Anna Margaretha MULLER 1848-1911

On 6th January 1848 Anna Margaretha was the sixth child to be born to Margaretha nee Schimpf, wife of nail-smith Johann Konrad Muller. Their second-born son had died, leaving two brothers and two sisters to greet the new baby. Three more children followed, but two did not survive so that there were six children in a family that, because of the father’s special skills, would enjoy a reasonable level of affluence.

Anna Margaretha had just begun her formal education when the family was devastated by the death from consumption of their mother. She was buried on 29th July 1856 and the eldest sister, Christina, tried to take over the housekeeping chores. Their father looked for another wife and the following year married the widow Schimpf, Elisabetha nee Broek. Soon after this the couple left Nieder-Weisel with five of the children, leaving Juliana with her grandparents. Together with Konrad’s brother Ludwig and his wife Elisabetha, they sailed from the port of Liverpool on 16th November 1857. Anna Margaretha, with her brothers and sisters, had 14 weeks to enjoy the exciting experience of ocean travel before their ship “Queen of the East” arrived in Port Phillip.

Konrad took his family to the goldfields along the Rocky Lead and worked for a time as a miner. After several years he took over a property at Italian Hill, near Daylesford. In the mid-60s his wife went back to Nieder-Weisel where she later died. Juliana came out to Victoria soon after this. Many thousands of Swiss and Italian miners had converged upon Daylesford and Anna Margaretha formed a close relationship with one of them. Albert Paganetti was from a well-known family in Locarno, on the northern shore of Lake Maggiore; he was twelve years Anna Margaretha’s senior. In January 1876, a daughter was born to the pair in Kyneton, north-east of Daylesford. She was named Margaretha Maria Paganetti. Two years later a second daughter was born in Daylesford; she was registered as Anna Elisabetha Muller. Finally a son, Giacomo Albino Muller, was born in the last few weeks of 1880.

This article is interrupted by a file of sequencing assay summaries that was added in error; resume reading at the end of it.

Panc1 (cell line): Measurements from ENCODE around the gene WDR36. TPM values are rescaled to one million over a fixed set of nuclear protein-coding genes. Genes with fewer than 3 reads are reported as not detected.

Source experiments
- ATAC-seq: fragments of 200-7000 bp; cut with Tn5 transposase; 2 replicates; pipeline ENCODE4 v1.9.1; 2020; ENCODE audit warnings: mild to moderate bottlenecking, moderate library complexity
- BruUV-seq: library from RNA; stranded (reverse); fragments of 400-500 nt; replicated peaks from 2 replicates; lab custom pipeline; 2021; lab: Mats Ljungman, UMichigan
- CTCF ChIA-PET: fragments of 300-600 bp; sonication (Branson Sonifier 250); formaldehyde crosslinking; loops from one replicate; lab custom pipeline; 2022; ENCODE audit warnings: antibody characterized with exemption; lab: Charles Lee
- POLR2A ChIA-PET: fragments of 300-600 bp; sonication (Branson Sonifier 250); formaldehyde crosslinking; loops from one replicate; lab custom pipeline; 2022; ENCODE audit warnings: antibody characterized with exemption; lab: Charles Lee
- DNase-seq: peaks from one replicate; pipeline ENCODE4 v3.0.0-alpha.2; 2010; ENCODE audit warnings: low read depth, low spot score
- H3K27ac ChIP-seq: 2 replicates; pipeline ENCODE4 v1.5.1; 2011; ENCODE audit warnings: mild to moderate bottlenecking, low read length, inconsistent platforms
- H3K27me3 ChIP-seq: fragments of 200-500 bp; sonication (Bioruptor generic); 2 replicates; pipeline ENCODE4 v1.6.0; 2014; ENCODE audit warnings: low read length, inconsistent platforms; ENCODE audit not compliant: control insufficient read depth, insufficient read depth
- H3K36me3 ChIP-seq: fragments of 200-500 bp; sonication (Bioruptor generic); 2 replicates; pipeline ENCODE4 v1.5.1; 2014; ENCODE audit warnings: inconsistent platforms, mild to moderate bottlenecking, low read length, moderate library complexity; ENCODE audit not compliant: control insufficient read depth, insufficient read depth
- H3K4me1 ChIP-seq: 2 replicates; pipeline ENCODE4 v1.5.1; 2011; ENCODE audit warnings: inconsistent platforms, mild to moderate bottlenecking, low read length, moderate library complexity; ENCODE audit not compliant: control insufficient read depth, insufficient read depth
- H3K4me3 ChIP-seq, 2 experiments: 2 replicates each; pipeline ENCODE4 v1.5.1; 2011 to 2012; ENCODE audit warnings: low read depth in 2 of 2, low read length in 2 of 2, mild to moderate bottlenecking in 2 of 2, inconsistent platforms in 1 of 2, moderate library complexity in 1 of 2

Albino Paganetti had been successful with his mining ventures at Deep Creek, Eganstown and Italian Hill, and he bought land and established a small vineyard. He was a sharp operator and did very well making and selling wines to the miners. In 1881 he went back to Switzerland, having made arrangements for the maintenance of Anna Margaretha and their children. It is said that in Locarno he had a wife and several children, who lived with his parents, Giacomo Paganetti and Maria Borella; in any event, it was twelve years before he returned to Victoria.

Paganetti’s attorney, assuming he would not return, failed to make available to Anna Margaretha all the financial help that she was entitled to and she had difficulty providing properly for the children. She had some support from other members of the Muller family. About two years after his eventual return, Paganetti married Anna Margaretha. The marriage took place in the first week of January 1896, the bride using the name Ann Margaret Miller.

Anna Margaretha lived for another fifteen years; she saw all three children married and the arrival of several grandchildren. On 26th July 1911 she died in her Patterson Street home at the age of 63 and was buried in the Daylesford Cemetery. Her husband lived on for thirteen years into his 89th year. He was a foundation member of the Daylesford Hospital Board and is remembered for his charitable works.

View Anna Margaretha's Family Chart

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